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Maanvi Gagroo: I am learning what to say no to, and how to say no

Tripling actor Maanvi Gagroo talks to Bhavi Gathani about her journey as an actor, her experience of working in popular series, and the expansion of the web space

You started your career with a teen-friendly sitcom, Dhoom Machaao Dhoom, and now you’re a recognised face in the web space. What’s that journey been like?

Very long but interesting! I think you also need that much time, when you are not from the industry, because there are so many things you don’t know, so many things you learn on the job. It takes a certain amount of time to realise the kind of work you like to do, the kind of people you want to work with, what to say no to, how to say no. There is a lot to learn. And then when the opportunity presents itself, you are ready. You are prepared and you can just jump into it. That’s pretty much what happened with me.

Has the perception of the industry changed towards you after all this time?

Yes, completely. In fact I keep telling people that while doing Dhoom Machaao Dhoom I was still in school. It was never the plan to pursue this professionally. I went back to Delhi to continue studying. Then another film happened. I came here, shot for it and went back again. I was in college by then. After I’d finished studying, I finally moved to Mumbai and decided, okay let me do this as a career. I realised I was getting offered a lot of roles very similar to what I had done. But I was okay with that, because tab tak utni samajh bhi nahi hoti. You just think, I’m getting so much work, and you continue to do it.

Then at some point I got tired of doing the same thing and decided that I needed a change. That’s when Pitchers happened, which was a completely different kind of character. My character has only three scenes in the entire series, but the character leaves such an impact. It was a fabulous show, it became what it became and then it changed the game in general. The industry started taking me more seriously as an actor, and then Tripling happened and after that I got popularity.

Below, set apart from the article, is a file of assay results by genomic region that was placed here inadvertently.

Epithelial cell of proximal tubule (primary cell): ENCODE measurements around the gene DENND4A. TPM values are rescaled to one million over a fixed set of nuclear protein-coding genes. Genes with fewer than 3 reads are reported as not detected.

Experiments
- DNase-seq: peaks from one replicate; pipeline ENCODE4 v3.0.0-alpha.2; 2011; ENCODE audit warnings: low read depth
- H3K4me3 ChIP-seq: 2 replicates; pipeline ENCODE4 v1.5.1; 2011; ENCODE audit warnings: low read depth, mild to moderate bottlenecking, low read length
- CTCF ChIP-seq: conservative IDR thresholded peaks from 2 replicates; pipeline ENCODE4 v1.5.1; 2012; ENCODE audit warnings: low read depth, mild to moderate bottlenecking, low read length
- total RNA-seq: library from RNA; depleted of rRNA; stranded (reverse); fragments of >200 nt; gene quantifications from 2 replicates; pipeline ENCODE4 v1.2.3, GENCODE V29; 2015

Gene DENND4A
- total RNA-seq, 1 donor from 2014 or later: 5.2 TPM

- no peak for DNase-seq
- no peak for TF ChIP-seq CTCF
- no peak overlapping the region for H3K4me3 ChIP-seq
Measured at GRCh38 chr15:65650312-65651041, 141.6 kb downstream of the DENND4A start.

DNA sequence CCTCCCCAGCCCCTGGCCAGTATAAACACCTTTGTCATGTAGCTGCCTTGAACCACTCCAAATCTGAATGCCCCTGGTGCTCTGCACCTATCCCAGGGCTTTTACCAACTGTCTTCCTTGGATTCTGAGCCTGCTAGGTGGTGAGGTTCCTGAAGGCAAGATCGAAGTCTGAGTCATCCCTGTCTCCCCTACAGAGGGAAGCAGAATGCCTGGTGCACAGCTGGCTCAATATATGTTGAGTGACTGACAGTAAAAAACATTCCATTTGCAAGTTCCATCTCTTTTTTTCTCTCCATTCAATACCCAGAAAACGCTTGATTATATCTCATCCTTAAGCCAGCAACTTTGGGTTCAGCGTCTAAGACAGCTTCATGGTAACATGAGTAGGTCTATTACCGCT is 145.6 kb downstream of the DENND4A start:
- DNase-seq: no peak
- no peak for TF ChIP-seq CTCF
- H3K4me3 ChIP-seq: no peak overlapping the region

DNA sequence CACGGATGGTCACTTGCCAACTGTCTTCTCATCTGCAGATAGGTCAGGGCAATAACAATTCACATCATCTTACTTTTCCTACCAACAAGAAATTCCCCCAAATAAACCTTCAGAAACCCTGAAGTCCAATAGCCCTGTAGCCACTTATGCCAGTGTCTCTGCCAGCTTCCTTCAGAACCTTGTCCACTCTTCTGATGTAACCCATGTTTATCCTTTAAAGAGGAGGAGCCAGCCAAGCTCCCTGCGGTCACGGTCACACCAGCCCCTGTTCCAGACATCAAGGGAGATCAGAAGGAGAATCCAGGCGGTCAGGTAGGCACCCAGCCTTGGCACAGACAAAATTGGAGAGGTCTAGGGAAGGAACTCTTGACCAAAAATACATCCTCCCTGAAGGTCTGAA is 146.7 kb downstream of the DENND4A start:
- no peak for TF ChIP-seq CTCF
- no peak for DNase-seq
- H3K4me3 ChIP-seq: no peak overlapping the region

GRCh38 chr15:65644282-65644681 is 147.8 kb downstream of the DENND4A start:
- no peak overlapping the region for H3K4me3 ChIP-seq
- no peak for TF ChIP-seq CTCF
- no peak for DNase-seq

While working on Tripling, did you ever think the show would get so big and have another season on a much bigger scale?

Just yesterday I was saying to the director of Pitchers, Amit Golani, that I have given up trying to predict the audience’s reaction. I am horrible at it. When Pitchers was being made, I knew I wanted to be part of it because it was just so good. It was so exciting and new and fresh but I was sure it wouldn’t be that popular. I thought it would have a niche following, only people in startups, probably, and maybe a few others. And it was such a big hit!

The same thing happened with Tripling. I was doing it because it was TVF and it was fun and I wanted to be part of it but I said, I don’t think it’ll work. And then Tripling became so popular. Then there are shows I have done which I thought would do very well and haven’t. So I have given up trying to predict the audience’s reaction. The reaction of the audience is something that you cannot predict.

After the massive success of Tripling, did you feel the pressure of heightened audience expectations for the second season?

Tripling 2 was the first time I was doing season two of a character. I was stressed about how I was going to get back into character, because in the first season I had had a lot of time to develop the character and sink my teeth into it. This time I didn’t have that much time. Anyway, once we got on set everything fell into place. It started rolling like no time had passed.

But when the first poster came out, it didn’t have the name of the show on it. It had just our three faces and said ‘Out in March’. Somebody in the group said, shouldn’t we put in the name of the show? The marketing team was sure that everybody knew the show by now. We were very skeptical. But the day the poster was released, my Instagram crashed. I was getting calls from the social media team saying, why aren’t you posting it; post it now! And I was like how am I supposed to do that; my Instagram has crashed! That was the kind of response Tripling got. I kept telling Sameer (Saxena), the director of the show, how are you dealing with these expectations, because I was losing sleep with all the pressure. (Laughs)

When you started doing web shows, that platform was just starting to grow in India. What do you think of the way it has boomed?

Things have really changed! I remember, before Pitchers, doing this video called Every Bombay Girl In The World, which went viral. When I was doing that video and then Pitchers, a lot of people would ask me, why are you doing this, why are you getting into this web space? I would say, I’m doing this because it came to me and I found it interesting. Then with Pitchers, suddenly the industry sat up and took notice. It began to be talked about as an interesting format. And with Tripling they realised that it was also a money-making model. That’s when everybody suddenly started entering the space. Today, every TV channel has a digital platform. Right now, everybody just wants to get on the web.

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